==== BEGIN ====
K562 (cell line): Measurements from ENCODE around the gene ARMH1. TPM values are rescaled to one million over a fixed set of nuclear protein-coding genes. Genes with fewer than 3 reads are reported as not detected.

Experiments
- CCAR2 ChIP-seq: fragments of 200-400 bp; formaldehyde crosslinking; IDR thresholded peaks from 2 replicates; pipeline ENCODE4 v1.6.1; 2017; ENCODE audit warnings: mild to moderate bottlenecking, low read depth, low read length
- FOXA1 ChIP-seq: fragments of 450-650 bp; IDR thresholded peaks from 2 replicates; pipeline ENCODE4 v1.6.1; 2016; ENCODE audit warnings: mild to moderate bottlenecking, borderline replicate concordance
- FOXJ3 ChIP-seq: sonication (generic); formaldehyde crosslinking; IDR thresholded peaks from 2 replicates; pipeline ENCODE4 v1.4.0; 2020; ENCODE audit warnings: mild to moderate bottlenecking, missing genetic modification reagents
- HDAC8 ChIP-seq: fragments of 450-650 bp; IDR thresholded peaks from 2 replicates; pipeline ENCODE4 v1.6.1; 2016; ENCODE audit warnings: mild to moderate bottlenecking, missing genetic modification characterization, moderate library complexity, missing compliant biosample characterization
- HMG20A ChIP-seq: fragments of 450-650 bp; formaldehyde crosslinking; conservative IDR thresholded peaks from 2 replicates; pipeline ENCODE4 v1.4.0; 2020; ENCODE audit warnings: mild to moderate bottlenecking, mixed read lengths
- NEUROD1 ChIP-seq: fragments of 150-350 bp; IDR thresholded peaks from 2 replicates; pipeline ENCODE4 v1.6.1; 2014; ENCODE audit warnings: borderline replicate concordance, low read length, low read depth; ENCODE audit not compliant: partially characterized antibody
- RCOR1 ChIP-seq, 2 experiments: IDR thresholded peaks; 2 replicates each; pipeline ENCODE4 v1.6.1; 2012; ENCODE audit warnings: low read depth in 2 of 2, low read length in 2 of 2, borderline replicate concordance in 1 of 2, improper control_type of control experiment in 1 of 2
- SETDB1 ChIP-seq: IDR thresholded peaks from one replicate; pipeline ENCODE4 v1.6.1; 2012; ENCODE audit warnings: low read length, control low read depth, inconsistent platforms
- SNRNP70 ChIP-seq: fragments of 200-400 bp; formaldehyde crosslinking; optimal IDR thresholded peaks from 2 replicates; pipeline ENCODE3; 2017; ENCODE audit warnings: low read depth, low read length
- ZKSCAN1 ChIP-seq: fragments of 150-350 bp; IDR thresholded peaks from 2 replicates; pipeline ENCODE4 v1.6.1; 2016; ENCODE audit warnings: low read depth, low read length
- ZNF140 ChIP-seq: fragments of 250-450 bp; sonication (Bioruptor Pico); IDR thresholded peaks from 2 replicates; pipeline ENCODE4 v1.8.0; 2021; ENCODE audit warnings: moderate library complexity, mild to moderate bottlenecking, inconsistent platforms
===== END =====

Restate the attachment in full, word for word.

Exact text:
K562 (cell line): Measurements from ENCODE around the gene ARMH1. TPM values are rescaled to one million over a fixed set of nuclear protein-coding genes. Genes with fewer than 3 reads are reported as not detected.

Experiments
- CCAR2 ChIP-seq: fragments of 200-400 bp; formaldehyde crosslinking; IDR thresholded peaks from 2 replicates; pipeline ENCODE4 v1.6.1; 2017; ENCODE audit warnings: mild to moderate bottlenecking, low read depth, low read length
- FOXA1 ChIP-seq: fragments of 450-650 bp; IDR thresholded peaks from 2 replicates; pipeline ENCODE4 v1.6.1; 2016; ENCODE audit warnings: mild to moderate bottlenecking, borderline replicate concordance
- FOXJ3 ChIP-seq: sonication (generic); formaldehyde crosslinking; IDR thresholded peaks from 2 replicates; pipeline ENCODE4 v1.4.0; 2020; ENCODE audit warnings: mild to moderate bottlenecking, missing genetic modification reagents
- HDAC8 ChIP-seq: fragments of 450-650 bp; IDR thresholded peaks from 2 replicates; pipeline ENCODE4 v1.6.1; 2016; ENCODE audit warnings: mild to moderate bottlenecking, missing genetic modification characterization, moderate library complexity, missing compliant biosample characterization
- HMG20A ChIP-seq: fragments of 450-650 bp; formaldehyde crosslinking; conservative IDR thresholded peaks from 2 replicates; pipeline ENCODE4 v1.4.0; 2020; ENCODE audit warnings: mild to moderate bottlenecking, mixed read lengths
- NEUROD1 ChIP-seq: fragments of 150-350 bp; IDR thresholded peaks from 2 replicates; pipeline ENCODE4 v1.6.1; 2014; ENCODE audit warnings: borderline replicate concordance, low read length, low read depth; ENCODE audit not compliant: partially characterized antibody
- RCOR1 ChIP-seq, 2 experiments: IDR thresholded peaks; 2 replicates each; pipeline ENCODE4 v1.6.1; 2012; ENCODE audit warnings: low read depth in 2 of 2, low read length in 2 of 2, borderline replicate concordance in 1 of 2, improper control_type of control experiment in 1 of 2
- SETDB1 ChIP-seq: IDR thresholded peaks from one replicate; pipeline ENCODE4 v1.6.1; 2012; ENCODE audit warnings: low read length, control low read depth, inconsistent platforms
- SNRNP70 ChIP-seq: fragments of 200-400 bp; formaldehyde crosslinking; optimal IDR thresholded peaks from 2 replicates; pipeline ENCODE3; 2017; ENCODE audit warnings: low read depth, low read length
- ZKSCAN1 ChIP-seq: fragments of 150-350 bp; IDR thresholded peaks from 2 replicates; pipeline ENCODE4 v1.6.1; 2016; ENCODE audit warnings: low read depth, low read length
- ZNF140 ChIP-seq: fragments of 250-450 bp; sonication (Bioruptor Pico); IDR thresholded peaks from 2 replicates; pipeline ENCODE4 v1.8.0; 2021; ENCODE audit warnings: moderate library complexity, mild to moderate bottlenecking, inconsistent platforms